Queen's Baton Relay: Belize's first Commonwealth triathlete
In 2013, 33-year-old Kent Gabourel was crowned winner of the Lionman, the biggest triathlon in Belize, and qualified for a place at Glasgow 2014.
His home, Ambergris Caye, is a small island 90 minutes by boat from Belize City.
The tiny cobbled streets of the town are populated with golf carts and holidaymakers. However, the idyllic, laid back facade hides the reality of a community that is struggling with gangs and drugs.
Last year, Belize was named the sixth most violent country in the world, according to the United Nations Office on Drugs and Crime.
I soon find out that fighting this situation is exactly what motivates Kent.
He picked up the triathlon after finishing his career as a footballer recently, and is realistic about his hopes for the games.
"My best hope is to do a good race, finish well and represent my country. When I get back, I want to nurse that, to carry on racing triathlon, into our neighbours Guatemala and Mexico, and drag some of my kids along with me."
'Good role model'
He isn't talking about his own children, but the many teenagers who he voluntarily coaches and mentors through sport.
"They are the future for me. They are my students, as well as my training partners and motivators. I work with kids that have dropped out of school and are getting into that drug life, that night life, gangster stuff - I guide them on another path," Kent adds.
He has the advantage of having a father who was a national soccer legend, and credits him with being a good role model and introducing him into sport. After being the island's football captain for 10 years, Kent also has the respect of the community to carry on with his social work in sport.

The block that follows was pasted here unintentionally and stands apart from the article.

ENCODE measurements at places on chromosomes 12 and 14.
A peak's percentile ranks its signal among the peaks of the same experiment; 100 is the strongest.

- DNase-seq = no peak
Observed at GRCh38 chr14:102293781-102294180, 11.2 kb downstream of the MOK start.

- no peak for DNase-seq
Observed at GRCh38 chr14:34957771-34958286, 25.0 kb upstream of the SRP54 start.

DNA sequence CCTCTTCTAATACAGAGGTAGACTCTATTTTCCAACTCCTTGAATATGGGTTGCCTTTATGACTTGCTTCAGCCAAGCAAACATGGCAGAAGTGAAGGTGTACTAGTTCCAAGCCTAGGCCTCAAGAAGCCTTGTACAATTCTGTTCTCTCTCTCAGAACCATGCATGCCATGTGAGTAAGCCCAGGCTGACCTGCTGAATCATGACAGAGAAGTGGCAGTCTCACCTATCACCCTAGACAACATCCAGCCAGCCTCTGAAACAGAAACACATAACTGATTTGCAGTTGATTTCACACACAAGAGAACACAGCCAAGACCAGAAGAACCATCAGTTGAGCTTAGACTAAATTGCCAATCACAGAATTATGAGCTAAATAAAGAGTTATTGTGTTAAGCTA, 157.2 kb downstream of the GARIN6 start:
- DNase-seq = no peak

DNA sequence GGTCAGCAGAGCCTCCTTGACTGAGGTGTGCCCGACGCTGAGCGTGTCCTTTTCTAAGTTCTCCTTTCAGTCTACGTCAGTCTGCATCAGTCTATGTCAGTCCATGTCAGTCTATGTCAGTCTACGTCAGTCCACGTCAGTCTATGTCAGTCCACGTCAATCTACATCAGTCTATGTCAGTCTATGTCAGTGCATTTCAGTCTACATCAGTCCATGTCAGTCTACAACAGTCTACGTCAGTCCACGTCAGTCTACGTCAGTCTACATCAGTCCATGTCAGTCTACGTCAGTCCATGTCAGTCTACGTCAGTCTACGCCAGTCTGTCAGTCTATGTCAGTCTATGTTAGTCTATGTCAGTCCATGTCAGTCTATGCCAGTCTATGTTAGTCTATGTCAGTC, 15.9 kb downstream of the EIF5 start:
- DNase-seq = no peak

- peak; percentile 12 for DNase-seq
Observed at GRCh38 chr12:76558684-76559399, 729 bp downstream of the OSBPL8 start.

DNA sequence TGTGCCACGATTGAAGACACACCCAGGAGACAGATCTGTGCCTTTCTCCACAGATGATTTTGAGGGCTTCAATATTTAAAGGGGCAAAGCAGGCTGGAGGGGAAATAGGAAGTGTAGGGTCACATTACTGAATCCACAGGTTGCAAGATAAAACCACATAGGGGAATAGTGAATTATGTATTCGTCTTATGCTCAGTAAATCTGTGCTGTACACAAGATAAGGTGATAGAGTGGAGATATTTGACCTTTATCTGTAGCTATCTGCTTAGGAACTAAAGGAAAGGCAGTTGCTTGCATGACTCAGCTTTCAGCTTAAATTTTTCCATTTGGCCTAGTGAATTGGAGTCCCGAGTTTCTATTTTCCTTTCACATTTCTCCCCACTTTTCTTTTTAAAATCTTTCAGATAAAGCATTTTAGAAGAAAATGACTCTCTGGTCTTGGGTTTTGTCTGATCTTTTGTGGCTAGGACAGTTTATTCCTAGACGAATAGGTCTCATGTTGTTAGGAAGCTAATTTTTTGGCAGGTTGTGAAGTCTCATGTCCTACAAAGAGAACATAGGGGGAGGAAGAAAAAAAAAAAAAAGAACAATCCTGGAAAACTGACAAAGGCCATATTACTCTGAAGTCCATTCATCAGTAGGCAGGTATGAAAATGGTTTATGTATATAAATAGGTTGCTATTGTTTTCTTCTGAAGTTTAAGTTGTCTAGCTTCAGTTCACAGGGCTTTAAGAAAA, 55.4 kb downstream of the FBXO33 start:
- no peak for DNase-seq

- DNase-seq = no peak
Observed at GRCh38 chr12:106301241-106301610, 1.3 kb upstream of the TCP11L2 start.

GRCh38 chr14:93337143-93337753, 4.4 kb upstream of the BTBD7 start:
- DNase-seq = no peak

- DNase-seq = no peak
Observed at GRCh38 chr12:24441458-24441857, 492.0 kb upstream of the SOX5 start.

"Drugs and gangs are the main things that I worry about, they deeply affect our community. I hate to see young guys throwing away their lives in such a manner. So I try and get them to come over onto the sports side," he explained.
When it comes to his triathlon training, Ambergris Caye is far from ideal. All of the roads outside the town are dirt and sand. He trains on a heavy beach cruiser bicycle that has one fixed gear, fat tyres and no brakes.
"The only tarmac that I have to train on is the airstrip, it is 1500m - sometimes I get access to it, but that is in the small hours of the morning, when it is dark. After that I have to jump on my beach cruiser bike, to do more mileage as there are planes landing during the day," he told me.
"I have been focusing on getting my technique better at swimming. For me, that is the main part where I lose time. We swim in the sea and there are a lot of boats.
"Cycling here is terrible and the running is also not smooth, you have to watch out for your ankles.
"I don't have it like the professional guys, the training is very rough, but this is the resources that I have, so I learn to adjust myself and use it to the best of my ability.
"Training in those bikes, I have to push more as it's so heavy and with one big gear. So when I convert to a road bike, it feels very easy for me. I don't really have the cadence, but I do have the power."
The cold water and the tarmac roads of a triathlon in Scotland will be the toughest race of Kent's life.
He may be a novice when it comes to international triathlon, but coming to Glasgow 2014 will be a win in itself.
A win, not just for Kent, but for the legacy that he is building at home in Belize too.